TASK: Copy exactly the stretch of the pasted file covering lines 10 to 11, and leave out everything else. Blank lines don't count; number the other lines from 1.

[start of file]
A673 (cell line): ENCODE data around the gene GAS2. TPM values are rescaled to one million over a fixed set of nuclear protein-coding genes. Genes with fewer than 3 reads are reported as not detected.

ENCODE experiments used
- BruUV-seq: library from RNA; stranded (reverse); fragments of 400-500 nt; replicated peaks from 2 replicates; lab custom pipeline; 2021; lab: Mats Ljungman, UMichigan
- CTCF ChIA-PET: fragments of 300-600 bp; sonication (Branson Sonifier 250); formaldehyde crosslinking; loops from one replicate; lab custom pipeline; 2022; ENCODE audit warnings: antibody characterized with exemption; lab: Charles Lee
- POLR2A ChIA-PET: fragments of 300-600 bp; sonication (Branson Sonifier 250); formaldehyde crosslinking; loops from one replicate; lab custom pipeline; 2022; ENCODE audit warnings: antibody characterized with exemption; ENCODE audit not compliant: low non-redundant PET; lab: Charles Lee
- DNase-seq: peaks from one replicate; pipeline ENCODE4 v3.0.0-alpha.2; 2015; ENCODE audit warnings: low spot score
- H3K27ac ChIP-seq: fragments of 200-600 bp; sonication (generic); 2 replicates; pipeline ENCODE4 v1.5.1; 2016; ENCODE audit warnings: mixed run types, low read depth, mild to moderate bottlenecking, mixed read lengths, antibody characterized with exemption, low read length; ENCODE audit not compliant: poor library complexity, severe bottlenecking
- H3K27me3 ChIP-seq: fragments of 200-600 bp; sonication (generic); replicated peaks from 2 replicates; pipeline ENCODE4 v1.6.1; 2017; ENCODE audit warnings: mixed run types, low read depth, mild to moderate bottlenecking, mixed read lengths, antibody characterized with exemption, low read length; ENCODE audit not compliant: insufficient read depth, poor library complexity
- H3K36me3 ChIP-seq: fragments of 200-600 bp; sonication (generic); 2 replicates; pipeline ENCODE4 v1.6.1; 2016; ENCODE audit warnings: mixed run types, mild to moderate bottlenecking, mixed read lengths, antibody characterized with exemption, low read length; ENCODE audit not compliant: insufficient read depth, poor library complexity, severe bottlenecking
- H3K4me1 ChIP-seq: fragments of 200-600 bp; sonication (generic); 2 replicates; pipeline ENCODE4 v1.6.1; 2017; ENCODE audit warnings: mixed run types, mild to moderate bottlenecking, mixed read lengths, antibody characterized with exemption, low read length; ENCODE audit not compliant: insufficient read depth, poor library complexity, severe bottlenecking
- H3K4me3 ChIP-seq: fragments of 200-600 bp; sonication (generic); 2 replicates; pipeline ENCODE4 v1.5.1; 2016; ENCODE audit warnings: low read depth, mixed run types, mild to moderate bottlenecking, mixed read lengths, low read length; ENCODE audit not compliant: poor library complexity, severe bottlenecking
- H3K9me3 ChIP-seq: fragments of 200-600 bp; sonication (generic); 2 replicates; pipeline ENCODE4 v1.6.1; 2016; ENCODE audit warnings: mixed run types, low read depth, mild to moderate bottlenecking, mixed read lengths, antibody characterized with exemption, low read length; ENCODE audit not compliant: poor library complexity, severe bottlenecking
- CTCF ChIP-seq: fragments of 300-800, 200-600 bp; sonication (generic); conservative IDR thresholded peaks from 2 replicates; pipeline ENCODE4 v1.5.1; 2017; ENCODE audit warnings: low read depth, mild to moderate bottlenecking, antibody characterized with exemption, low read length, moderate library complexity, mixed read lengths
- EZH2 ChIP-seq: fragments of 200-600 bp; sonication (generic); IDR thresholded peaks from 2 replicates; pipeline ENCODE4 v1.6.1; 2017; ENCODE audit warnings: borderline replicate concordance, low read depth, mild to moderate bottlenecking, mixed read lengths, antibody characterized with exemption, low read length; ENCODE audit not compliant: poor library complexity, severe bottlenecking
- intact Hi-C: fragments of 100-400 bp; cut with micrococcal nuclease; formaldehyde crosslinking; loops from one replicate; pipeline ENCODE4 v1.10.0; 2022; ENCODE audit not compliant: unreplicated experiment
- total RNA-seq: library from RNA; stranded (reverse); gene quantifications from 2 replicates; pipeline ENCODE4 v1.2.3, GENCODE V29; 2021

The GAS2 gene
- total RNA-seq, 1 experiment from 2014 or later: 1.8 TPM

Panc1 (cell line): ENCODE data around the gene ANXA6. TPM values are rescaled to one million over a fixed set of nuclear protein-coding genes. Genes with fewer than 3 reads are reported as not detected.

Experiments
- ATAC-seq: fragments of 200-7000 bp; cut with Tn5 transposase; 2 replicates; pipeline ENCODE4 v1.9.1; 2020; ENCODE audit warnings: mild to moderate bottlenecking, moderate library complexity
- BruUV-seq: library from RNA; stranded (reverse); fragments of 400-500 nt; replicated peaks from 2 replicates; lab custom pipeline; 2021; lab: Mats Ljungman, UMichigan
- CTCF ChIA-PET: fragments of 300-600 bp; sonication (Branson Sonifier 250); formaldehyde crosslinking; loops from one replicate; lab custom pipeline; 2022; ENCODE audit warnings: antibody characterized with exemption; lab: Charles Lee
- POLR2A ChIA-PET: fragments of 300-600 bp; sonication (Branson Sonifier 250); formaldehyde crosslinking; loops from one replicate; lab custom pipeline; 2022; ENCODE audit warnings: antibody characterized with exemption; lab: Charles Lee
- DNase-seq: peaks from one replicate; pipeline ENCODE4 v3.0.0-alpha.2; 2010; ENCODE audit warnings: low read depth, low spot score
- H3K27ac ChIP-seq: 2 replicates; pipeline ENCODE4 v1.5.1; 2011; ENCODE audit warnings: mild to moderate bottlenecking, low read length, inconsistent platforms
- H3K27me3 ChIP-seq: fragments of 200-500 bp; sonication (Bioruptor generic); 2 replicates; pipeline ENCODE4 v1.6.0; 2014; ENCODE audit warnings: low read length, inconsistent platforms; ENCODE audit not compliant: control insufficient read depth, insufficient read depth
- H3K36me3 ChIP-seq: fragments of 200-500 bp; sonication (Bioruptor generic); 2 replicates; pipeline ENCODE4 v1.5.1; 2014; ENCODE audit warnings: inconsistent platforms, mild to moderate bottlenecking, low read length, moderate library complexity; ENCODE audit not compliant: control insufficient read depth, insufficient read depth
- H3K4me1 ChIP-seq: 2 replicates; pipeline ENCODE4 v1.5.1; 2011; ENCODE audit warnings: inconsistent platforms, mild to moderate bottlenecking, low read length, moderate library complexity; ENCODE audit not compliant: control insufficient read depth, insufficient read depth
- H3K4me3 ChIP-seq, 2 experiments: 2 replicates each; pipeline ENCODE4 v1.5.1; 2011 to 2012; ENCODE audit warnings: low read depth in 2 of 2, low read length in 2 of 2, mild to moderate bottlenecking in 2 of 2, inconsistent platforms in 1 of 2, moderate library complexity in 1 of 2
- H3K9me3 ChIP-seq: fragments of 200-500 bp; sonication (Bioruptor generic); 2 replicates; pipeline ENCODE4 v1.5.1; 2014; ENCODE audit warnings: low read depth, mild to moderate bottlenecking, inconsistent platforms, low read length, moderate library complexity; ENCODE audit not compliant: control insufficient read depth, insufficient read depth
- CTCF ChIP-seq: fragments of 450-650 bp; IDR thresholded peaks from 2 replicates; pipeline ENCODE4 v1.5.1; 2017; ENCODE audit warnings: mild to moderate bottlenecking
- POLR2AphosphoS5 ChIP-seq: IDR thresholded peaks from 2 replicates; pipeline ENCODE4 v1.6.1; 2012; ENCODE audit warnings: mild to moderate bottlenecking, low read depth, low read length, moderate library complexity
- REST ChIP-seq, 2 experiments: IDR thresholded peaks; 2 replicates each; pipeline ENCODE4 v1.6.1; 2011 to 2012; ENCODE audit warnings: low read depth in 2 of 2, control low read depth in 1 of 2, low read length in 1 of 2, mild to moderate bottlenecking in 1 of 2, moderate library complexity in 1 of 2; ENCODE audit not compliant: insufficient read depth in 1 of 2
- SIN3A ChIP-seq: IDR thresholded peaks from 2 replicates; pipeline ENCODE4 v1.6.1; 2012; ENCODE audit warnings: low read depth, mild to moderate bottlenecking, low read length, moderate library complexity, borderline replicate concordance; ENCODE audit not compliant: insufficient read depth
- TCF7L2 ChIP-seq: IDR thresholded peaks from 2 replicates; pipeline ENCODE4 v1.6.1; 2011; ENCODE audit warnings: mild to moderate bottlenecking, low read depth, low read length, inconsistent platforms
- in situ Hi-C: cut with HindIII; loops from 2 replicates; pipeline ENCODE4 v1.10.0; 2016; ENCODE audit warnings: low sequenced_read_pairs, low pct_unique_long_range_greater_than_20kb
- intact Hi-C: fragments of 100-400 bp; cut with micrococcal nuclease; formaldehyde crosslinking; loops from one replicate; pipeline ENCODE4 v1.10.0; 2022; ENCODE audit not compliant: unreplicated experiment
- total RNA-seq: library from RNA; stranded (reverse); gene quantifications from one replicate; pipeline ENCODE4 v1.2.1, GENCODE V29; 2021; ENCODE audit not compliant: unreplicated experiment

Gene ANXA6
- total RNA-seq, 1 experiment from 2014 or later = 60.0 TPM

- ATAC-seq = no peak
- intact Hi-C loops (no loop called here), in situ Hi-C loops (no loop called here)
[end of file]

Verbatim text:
- H3K4me1 ChIP-seq: fragments of 200-600 bp; sonication (generic); 2 replicates; pipeline ENCODE4 v1.6.1; 2017; ENCODE audit warnings: mixed run types, mild to moderate bottlenecking, mixed read lengths, antibody characterized with exemption, low read length; ENCODE audit not compliant: insufficient read depth, poor library complexity, severe bottlenecking
- H3K4me3 ChIP-seq: fragments of 200-600 bp; sonication (generic); 2 replicates; pipeline ENCODE4 v1.5.1; 2016; ENCODE audit warnings: low read depth, mixed run types, mild to moderate bottlenecking, mixed read lengths, low read length; ENCODE audit not compliant: poor library complexity, severe bottlenecking